Other campuses offer their own programs to meet the specific needs of their students. Through the RTS New York partnership with Redeemer City to City, students are trained for urban ministry. And RTS Atlanta has established the Edmiston Center for the Study of the Bible and Ethnicity in response to the diverse backgrounds and traditions found in their city. The Center offers courses and hosts lectures that teach students and attendees about the history and current experiences of the global church and help them apply what they’ve learned to their own ministry contexts.
“We saw the need to equip pastors and church leaders to minister to people from many different cultures and to plant churches that are intentionally multi-ethnic and to do this within the robust theological tradition that has been a hallmark of RTS from the beginning,” commented Richard. “We see this not as a luxury but as a necessity for the 21st century.”
City locations give RTS campuses access to a large number of opportunities to serve local churches.
The campuses provide courses and continued education opportunities to those in vocational ministry, and many RTS students serve the church through internships — directly applying what they’ve learned in the classroom.
Alongside the unique joys of extension campuses come particular challenges. The campuses in larger cities encounter a range of accessibility issues — whether travel, housing, or schedules.
“There’s an awful lot of people in New York that are actually in ministry that have never had theological education and would like one if it’s made accessible, if you work around people’s schedules,” Keller told Duncan.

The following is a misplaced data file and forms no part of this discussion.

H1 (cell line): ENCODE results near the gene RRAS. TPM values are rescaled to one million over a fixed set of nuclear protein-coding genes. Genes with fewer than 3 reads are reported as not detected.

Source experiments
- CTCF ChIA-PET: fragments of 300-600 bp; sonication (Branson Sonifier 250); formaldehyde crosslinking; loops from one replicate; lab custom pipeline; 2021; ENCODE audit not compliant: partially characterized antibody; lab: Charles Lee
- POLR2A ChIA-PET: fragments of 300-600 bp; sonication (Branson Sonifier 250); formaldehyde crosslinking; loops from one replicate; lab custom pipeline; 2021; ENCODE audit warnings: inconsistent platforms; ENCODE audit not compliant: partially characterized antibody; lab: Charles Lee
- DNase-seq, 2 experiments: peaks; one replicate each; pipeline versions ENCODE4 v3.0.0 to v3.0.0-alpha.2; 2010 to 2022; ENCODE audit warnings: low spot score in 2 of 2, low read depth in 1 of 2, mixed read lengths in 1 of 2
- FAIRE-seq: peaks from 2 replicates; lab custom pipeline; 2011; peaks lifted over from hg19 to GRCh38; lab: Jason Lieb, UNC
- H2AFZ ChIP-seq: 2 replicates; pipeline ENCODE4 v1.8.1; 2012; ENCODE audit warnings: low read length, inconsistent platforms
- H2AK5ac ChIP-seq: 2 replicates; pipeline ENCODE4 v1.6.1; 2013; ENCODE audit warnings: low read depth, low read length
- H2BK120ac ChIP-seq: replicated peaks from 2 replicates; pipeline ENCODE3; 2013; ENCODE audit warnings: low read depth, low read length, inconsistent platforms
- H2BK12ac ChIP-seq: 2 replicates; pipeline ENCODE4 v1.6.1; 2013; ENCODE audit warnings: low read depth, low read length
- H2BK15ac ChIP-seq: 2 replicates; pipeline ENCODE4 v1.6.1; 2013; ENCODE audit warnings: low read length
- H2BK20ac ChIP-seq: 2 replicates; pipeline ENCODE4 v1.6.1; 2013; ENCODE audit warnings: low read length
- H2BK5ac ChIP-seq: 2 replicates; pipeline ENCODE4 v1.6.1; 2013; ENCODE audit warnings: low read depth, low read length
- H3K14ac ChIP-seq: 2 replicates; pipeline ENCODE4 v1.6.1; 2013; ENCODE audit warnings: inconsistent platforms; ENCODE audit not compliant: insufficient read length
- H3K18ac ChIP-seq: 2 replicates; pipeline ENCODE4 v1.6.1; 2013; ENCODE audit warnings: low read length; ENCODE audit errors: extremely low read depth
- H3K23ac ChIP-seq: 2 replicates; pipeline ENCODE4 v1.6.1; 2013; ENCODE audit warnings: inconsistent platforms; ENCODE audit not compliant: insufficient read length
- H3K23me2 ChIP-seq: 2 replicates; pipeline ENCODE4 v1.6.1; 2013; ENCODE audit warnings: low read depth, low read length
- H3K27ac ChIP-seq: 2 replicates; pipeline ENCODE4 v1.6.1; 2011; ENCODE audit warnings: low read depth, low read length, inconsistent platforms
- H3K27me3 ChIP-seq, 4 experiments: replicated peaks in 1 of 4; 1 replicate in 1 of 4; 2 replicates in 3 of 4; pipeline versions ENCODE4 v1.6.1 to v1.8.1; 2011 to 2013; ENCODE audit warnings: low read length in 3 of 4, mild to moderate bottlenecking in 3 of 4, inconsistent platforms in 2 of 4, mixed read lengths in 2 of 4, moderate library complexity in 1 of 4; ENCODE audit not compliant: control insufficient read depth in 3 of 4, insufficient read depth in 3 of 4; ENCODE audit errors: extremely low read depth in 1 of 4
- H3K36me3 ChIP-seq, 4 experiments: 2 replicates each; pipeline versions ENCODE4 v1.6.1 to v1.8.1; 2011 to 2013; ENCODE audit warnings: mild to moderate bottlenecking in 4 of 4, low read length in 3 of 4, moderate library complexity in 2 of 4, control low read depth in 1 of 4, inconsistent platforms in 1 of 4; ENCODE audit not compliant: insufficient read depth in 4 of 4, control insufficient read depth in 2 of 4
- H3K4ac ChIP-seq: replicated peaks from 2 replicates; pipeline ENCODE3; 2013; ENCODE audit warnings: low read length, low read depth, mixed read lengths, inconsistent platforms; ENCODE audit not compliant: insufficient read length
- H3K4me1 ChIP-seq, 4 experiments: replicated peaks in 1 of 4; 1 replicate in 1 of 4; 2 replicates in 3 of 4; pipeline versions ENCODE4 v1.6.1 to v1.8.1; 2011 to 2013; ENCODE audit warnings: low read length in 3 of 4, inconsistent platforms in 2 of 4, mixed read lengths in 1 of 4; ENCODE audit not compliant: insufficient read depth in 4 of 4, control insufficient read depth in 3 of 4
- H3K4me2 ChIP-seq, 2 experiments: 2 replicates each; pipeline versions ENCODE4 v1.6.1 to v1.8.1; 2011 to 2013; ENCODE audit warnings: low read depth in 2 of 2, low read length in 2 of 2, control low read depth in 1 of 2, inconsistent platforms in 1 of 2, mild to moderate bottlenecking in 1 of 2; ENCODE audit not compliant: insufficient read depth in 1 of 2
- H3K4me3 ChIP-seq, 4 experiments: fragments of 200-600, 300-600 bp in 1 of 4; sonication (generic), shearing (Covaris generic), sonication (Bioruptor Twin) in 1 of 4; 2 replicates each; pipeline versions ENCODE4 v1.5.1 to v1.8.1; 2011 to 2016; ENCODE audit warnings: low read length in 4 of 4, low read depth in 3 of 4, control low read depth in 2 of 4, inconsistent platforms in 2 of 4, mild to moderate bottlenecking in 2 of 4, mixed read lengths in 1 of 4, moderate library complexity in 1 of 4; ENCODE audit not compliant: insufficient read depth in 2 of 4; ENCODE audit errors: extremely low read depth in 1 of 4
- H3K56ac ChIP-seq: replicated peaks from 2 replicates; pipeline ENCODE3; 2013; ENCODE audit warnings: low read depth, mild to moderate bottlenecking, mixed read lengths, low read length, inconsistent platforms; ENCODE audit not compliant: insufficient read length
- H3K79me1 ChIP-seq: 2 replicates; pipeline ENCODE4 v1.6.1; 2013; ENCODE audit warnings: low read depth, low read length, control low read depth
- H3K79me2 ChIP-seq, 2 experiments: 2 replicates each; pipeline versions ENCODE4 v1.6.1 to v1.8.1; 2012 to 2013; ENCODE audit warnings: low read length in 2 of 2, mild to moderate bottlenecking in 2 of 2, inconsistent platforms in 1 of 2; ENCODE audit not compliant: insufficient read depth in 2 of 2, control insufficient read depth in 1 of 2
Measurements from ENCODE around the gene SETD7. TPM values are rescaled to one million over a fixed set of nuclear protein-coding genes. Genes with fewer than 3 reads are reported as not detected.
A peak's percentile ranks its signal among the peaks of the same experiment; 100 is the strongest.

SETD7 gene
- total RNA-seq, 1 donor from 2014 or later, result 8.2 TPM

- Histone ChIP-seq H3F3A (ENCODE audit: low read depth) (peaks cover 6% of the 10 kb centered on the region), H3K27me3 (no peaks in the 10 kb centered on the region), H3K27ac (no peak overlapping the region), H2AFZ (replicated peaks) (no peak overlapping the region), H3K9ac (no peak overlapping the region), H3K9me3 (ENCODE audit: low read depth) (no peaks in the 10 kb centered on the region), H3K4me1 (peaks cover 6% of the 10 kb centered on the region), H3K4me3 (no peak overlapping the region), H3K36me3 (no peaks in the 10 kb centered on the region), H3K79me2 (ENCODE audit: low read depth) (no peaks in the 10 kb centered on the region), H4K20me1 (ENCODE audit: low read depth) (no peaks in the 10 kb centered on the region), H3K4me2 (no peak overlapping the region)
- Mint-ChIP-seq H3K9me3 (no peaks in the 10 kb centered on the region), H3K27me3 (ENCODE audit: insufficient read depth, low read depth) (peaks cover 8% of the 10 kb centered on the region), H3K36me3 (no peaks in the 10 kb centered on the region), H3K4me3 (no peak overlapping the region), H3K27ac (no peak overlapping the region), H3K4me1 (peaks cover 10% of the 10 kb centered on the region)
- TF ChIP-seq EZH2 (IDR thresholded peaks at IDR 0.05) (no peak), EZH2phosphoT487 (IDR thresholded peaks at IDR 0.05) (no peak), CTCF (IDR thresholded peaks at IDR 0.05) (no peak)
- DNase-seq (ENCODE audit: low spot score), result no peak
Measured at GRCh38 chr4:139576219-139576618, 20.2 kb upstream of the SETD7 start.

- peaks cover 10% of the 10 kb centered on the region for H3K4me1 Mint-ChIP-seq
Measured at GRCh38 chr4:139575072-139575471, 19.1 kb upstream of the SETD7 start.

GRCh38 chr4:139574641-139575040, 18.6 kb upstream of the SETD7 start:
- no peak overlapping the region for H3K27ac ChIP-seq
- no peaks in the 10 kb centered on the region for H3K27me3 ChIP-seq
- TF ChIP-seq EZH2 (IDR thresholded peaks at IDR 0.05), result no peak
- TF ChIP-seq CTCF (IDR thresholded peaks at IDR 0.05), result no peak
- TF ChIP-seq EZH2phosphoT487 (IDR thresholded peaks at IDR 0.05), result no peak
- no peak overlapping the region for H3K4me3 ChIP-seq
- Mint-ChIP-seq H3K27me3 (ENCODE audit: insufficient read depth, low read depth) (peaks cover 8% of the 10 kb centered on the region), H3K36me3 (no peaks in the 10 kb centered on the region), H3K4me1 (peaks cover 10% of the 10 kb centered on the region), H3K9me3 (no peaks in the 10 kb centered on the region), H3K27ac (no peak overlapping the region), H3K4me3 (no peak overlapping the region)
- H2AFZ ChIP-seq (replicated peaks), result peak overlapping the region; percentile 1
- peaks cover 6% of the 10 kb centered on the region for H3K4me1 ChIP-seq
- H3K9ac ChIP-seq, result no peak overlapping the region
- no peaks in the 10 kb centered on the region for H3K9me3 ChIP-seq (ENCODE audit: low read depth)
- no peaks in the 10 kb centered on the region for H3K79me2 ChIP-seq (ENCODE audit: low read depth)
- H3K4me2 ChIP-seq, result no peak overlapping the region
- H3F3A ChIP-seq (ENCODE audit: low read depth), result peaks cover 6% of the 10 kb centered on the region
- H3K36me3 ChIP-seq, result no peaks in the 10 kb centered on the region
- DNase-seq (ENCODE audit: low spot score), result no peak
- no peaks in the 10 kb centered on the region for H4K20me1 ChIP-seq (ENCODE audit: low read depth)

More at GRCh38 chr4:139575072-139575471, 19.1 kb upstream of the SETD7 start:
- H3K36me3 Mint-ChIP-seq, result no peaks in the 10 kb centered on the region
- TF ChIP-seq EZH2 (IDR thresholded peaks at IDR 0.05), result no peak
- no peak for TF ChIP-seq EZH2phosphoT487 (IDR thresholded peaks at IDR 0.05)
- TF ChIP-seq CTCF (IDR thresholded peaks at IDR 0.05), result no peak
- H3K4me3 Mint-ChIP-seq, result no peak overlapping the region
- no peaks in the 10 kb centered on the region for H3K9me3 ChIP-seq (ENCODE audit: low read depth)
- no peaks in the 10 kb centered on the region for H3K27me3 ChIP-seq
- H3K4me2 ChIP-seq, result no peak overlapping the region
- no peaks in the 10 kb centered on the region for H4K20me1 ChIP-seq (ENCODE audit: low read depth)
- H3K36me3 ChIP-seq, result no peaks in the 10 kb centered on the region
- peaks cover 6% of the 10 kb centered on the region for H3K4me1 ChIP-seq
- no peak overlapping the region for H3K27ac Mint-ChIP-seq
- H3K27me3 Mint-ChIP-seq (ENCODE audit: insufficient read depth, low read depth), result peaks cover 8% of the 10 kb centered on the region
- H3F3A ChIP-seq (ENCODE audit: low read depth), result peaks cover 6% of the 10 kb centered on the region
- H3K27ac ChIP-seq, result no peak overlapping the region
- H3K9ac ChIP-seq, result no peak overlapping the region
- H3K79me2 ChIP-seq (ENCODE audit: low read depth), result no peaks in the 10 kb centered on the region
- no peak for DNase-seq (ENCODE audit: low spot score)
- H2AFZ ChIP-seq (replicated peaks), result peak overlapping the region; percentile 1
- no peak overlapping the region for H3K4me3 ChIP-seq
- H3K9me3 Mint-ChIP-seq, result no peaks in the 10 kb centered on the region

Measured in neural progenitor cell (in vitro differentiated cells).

RTS has adapted to students’ schedules since 1990. Before RTS Charlotte was officially established, RTS started offering non-traditional classes due to professors’ schedules. Professors would fly in to offer courses over the weekends. For students who couldn’t relocate to Jackson, Mississippi, having a flexible course schedule and access to courses near them allowed them to keep their jobs and other responsibilities.
RTS hasn’t changed, our mission has stayed the same, but we’re reaching more people.Flexible class schedules have proven to be successful at many city campuses. Some campuses offer a mix of both traditional and non-traditional class schedules, while others provide evening, weekend, and intensive classes exclusively. RTS Washington recently started a new course module taught on Saturdays, for those who are not able to take classes during the week.
Since RTS Washington opened its doors twenty-five years ago, RTS has responded to opportunities to provide theological education in the city. By creatively meeting the needs of their individual contexts and cultures, each campus not only provides training to future generations of church leaders, but supports local churches and reaches the world with the gospel, fulfilling the mission and vision that took shape over fifty years ago in Jackson, Mississippi.
In the words of Ric Cannada, “We haven’t changed; our mission has stayed the same, but we’re reaching more people.”